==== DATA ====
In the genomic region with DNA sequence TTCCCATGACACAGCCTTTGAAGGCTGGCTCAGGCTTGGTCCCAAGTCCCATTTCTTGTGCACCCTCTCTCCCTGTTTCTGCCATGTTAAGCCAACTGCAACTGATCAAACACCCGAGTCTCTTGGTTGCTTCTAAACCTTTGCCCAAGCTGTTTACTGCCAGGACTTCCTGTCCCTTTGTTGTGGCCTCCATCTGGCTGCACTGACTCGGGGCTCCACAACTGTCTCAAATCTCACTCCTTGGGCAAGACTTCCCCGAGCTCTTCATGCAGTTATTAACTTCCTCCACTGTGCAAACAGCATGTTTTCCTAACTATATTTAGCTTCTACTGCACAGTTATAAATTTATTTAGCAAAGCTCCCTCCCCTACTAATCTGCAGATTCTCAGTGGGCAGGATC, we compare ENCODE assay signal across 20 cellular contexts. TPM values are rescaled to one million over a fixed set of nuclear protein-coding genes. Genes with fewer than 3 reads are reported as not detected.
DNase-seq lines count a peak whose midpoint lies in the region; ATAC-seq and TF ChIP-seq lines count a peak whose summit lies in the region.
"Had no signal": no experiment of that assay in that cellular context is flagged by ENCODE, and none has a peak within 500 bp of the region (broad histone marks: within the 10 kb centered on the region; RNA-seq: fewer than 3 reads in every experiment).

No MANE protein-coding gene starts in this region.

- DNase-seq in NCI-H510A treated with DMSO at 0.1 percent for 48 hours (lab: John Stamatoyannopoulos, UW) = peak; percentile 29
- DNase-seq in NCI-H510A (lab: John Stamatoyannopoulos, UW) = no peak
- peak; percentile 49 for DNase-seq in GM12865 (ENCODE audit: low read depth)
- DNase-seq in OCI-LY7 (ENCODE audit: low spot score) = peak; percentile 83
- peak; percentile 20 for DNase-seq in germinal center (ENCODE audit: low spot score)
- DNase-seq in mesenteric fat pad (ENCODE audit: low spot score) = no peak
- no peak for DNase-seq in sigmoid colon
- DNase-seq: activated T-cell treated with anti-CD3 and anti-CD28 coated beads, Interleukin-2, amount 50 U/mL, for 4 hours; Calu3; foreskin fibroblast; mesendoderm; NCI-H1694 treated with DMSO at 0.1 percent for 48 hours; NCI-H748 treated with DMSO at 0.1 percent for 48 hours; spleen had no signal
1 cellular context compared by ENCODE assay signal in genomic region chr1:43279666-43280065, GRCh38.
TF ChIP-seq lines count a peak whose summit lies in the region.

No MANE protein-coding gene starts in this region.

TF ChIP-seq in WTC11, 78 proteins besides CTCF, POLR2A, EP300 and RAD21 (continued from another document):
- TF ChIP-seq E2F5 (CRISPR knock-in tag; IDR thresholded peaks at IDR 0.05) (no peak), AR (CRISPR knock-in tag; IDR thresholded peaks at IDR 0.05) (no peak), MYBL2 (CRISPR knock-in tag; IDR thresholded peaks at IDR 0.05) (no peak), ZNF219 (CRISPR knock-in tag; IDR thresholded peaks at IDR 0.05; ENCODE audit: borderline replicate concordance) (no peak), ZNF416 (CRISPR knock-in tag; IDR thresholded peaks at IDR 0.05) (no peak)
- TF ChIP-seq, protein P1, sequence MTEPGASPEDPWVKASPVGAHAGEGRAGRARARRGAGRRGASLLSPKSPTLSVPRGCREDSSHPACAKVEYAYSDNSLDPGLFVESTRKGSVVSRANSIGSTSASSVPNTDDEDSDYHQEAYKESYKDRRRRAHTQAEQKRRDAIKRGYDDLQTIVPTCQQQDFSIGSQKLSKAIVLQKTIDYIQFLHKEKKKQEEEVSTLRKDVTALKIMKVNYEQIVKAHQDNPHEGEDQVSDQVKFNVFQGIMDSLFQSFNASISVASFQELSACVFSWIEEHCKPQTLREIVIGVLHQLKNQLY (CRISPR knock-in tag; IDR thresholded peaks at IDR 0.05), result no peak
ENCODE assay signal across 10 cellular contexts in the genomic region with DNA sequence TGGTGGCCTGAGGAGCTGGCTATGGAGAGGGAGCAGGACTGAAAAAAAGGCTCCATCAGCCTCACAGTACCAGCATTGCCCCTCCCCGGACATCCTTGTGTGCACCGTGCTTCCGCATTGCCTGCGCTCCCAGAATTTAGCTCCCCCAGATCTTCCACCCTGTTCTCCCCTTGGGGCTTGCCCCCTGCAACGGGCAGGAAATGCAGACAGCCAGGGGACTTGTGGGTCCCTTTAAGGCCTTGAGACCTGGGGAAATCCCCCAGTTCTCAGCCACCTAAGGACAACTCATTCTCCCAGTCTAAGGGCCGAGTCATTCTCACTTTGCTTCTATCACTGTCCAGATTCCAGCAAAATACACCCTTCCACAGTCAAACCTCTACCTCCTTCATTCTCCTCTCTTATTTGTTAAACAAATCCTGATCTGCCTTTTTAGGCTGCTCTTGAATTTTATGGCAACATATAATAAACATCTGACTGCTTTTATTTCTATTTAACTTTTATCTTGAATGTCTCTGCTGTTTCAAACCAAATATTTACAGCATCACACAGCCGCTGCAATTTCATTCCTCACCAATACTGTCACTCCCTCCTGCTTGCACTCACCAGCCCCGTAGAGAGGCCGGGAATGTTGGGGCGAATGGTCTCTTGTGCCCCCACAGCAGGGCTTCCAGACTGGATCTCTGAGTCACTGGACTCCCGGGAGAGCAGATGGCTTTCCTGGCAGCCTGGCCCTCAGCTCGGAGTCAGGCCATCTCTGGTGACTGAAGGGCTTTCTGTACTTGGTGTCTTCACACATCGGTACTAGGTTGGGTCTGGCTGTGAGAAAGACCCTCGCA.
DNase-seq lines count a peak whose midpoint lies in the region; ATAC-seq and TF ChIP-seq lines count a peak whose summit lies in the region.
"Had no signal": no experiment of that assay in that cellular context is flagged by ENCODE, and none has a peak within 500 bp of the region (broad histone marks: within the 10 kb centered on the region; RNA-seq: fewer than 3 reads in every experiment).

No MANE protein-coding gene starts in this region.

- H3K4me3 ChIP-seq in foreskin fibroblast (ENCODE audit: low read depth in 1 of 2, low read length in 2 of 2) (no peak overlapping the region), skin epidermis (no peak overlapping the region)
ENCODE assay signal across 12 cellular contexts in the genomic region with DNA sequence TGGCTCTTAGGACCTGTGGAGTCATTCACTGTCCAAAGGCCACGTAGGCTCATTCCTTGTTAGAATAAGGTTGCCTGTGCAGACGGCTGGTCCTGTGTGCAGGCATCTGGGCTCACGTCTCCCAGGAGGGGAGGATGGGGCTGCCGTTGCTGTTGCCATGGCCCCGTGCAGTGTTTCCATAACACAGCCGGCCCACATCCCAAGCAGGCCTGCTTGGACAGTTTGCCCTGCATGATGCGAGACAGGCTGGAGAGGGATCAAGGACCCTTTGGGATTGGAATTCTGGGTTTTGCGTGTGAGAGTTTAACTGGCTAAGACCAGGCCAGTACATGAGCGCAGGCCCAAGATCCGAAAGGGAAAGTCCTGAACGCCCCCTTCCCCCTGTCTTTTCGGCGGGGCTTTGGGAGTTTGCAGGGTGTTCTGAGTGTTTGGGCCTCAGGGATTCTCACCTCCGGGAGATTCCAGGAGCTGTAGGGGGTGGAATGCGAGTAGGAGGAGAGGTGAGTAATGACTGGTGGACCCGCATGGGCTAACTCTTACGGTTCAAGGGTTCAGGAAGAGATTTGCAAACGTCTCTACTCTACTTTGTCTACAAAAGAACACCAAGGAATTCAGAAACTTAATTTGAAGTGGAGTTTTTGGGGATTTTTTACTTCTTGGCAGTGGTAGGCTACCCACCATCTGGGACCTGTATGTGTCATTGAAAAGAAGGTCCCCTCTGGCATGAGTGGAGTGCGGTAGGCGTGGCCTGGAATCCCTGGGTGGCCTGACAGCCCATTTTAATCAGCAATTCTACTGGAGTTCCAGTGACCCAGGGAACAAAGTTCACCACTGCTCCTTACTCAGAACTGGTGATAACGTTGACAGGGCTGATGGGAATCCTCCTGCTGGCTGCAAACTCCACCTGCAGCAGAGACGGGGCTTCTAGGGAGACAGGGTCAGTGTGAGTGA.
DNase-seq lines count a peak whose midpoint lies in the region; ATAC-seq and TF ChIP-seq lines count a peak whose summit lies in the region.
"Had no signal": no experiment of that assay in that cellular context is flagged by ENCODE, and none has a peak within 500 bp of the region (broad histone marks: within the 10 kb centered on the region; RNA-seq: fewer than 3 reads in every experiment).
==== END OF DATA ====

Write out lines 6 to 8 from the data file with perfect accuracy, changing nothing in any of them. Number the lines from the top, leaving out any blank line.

- DNase-seq in NCI-H510A (lab: John Stamatoyannopoulos, UW) = no peak
- peak; percentile 49 for DNase-seq in GM12865 (ENCODE audit: low read depth)
- DNase-seq in OCI-LY7 (ENCODE audit: low spot score) = peak; percentile 83